jfifeadams, September 15, 2011 (view all comments by jfifeadams)
I, like many of us, love living vicariously through the biographies of others. I suffered with Jeannette Walls as she came of age in abject poverty, giggled as I read about the lives of Alice B. Toklas and Gertrude Stein in Stein's fake Toklas bio and learned about a world of musical love from Dylan in his Chronicles. Never, however, have I enjoyed masticating someone's life as much as I did when reading Keith Richard's Life. The self-incinerating homes! The rendezvous with McCartney! The recipe for bangers & mash! Besides all this, he and his co-writer Fox do a great job at going straight to the source and getting extended quotes from everyone except for Mick. Ah, Mick. Clearly, Richards had an axe to grind, but that's great fun, too!
If you are a classic rock or blues fan or can't get your fill of Sixties and Seventies culture, you really need to pick this book up. I could go on and on about how well Richards can set a scene, how well edited it is (except for the last 20 pages or so) and how much I loved seeing the F-word in a recipe, but that's just extra. Go and read this f-ing book already!
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Lisa Brown, June 30, 2011 (view all comments by Lisa Brown)
Listened to this on audiobook actually, and all the narrators did an excellent job (although I'd recommend listening at 2x speed for the most part (even 3x at the end)). Some really interesting stuff in here for any music fan: the backstory of how Keith and Jagger first met, the Rolling Stones' various influences, the progression from tiny clubs in the U.K. to the playing support on the first U.S. tour to headlining to super stardom and beyond. Plus you get to hear Richards' first-hand account of his gradual descent into/out of/into/&c heroin addiction, and he even addresses some of the larger-than-life myths surrounding him.
My favorite parts are probably those that deal with the relationship between KR and MJ, the interspersed first-hand accounts of the myriad characters the Stones have encountered along the way, and especially the glimpses behind the scenes of the band's songwriting and recording process. Kudos to Keith for being honest about his history as a parent as well.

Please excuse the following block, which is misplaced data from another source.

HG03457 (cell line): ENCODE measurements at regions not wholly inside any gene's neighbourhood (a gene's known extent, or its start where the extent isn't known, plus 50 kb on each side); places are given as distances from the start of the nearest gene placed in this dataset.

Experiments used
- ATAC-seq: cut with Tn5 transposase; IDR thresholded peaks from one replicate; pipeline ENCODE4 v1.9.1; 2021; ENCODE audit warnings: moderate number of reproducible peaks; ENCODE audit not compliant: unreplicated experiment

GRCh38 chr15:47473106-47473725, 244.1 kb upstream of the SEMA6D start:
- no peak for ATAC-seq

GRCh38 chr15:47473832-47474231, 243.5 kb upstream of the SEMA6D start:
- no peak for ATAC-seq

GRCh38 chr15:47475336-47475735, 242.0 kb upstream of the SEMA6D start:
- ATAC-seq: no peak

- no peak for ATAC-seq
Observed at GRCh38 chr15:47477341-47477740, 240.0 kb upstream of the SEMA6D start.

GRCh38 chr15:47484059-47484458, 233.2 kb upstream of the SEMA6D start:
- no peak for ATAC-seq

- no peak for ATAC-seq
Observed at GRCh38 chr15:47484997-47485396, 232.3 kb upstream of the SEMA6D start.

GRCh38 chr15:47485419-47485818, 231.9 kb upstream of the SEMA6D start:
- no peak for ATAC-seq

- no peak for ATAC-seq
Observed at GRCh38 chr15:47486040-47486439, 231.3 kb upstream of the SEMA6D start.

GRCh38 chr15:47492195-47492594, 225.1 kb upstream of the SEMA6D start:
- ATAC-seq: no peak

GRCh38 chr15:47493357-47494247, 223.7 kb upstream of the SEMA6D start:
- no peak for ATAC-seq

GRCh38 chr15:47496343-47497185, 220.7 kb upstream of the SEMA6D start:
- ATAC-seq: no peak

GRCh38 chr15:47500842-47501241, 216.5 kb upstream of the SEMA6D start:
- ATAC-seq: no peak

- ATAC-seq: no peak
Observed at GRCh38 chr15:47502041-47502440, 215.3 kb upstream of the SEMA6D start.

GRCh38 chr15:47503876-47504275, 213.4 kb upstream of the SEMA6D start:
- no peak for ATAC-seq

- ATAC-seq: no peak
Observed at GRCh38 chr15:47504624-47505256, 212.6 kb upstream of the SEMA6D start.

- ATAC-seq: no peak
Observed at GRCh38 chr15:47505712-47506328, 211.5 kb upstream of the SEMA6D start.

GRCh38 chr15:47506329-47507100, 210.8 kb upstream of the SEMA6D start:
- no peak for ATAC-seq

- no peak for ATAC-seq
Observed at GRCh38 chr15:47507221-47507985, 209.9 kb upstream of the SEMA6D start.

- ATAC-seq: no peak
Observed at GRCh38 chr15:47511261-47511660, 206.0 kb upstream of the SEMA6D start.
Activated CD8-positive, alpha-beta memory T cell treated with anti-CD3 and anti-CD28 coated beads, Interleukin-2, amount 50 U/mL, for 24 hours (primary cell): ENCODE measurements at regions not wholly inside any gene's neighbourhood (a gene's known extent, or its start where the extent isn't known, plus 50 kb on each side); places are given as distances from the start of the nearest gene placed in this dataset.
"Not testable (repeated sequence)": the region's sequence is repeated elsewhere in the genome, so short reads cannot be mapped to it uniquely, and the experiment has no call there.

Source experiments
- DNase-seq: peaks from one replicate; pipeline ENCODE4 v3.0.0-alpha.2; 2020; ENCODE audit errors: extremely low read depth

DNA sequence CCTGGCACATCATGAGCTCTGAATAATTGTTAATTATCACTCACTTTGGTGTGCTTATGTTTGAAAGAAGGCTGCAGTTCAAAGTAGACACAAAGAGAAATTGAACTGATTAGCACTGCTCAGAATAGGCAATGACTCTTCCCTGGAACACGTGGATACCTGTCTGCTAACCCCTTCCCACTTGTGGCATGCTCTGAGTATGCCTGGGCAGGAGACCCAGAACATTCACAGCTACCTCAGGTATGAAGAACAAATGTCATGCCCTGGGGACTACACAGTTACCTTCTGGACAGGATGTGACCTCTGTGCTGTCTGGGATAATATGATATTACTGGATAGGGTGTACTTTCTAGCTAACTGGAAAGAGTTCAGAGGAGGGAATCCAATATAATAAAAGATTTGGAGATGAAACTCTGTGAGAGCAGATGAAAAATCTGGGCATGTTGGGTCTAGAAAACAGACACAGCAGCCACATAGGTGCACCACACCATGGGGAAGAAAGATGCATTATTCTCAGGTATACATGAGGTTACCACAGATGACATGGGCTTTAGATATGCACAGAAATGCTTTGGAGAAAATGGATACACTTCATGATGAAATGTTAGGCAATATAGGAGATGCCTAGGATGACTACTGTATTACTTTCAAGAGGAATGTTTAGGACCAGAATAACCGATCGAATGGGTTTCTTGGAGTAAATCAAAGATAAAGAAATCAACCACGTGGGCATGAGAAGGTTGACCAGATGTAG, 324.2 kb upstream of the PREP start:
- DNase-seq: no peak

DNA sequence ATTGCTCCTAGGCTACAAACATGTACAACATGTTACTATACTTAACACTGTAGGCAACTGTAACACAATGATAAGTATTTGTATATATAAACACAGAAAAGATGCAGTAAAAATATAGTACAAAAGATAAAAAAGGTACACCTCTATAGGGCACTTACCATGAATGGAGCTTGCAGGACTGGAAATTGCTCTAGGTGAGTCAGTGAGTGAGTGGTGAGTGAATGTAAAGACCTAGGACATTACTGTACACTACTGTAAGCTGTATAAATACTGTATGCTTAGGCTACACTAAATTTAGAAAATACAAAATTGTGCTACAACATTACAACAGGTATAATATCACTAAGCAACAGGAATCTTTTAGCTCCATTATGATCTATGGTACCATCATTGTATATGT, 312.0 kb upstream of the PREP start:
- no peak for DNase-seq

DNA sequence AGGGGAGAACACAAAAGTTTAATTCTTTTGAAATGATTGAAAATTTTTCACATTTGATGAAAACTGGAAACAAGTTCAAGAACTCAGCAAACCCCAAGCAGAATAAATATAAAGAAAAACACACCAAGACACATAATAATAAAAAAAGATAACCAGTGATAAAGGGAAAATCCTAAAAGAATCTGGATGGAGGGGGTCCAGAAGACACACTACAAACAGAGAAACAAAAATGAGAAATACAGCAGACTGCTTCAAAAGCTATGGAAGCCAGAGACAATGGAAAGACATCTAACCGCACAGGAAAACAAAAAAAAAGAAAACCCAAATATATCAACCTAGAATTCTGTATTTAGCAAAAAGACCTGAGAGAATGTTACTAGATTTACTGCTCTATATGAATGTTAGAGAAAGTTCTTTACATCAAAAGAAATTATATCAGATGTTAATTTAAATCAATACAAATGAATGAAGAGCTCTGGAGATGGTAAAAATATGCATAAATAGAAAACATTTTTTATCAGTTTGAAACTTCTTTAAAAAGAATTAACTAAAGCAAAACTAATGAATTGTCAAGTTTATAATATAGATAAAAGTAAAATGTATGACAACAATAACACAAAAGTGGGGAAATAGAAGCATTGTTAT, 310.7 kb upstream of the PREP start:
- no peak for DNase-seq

Back Bay Books -
by Michiko Kakutani, The New York Times,
"[A] high-def, high-velocity portrait of the era when rock 'n' roll came of age, a raw report from deep inside the counterculture maelstrom of how that music swept like a tsunami over Britain and the United States....Mr. Richards has found a way to channel to the reader his own avidity, his own deep soul hunger for music and to make us feel the connections that bind one generation of musicians to another. Along the way he even manages to communicate something of that magic, electromagnetic experience of playing on stage with his mates, be it in a little club or a huge stadium."
by David Remnick, The New Yorker,
"[A] slurry romp through the life of a man who knew every pleasure, denied himself nothing, and never paid the price."
by Hillel Italie, Associated Press,
"The ultimate Keith Richards album."
"Rollicking and raw."
by The Wall Street Journal,
"What kind of celebrity autobiography is his Life? A remarkable one."
by Entertainment Weekly,
"[Richards] not only has the best tunes, he also knows how to tell the best tales."
by The Philadelphia Inquirer,
"Compelling, endearing, insightful, action-packed, graceful, generous-spirited, unflinching, and funny."
by Richard Corliss, Time,
"A vivid self-portrait and, of the Stones and their musical era, a grand group portrait...spellbinding storytelling."
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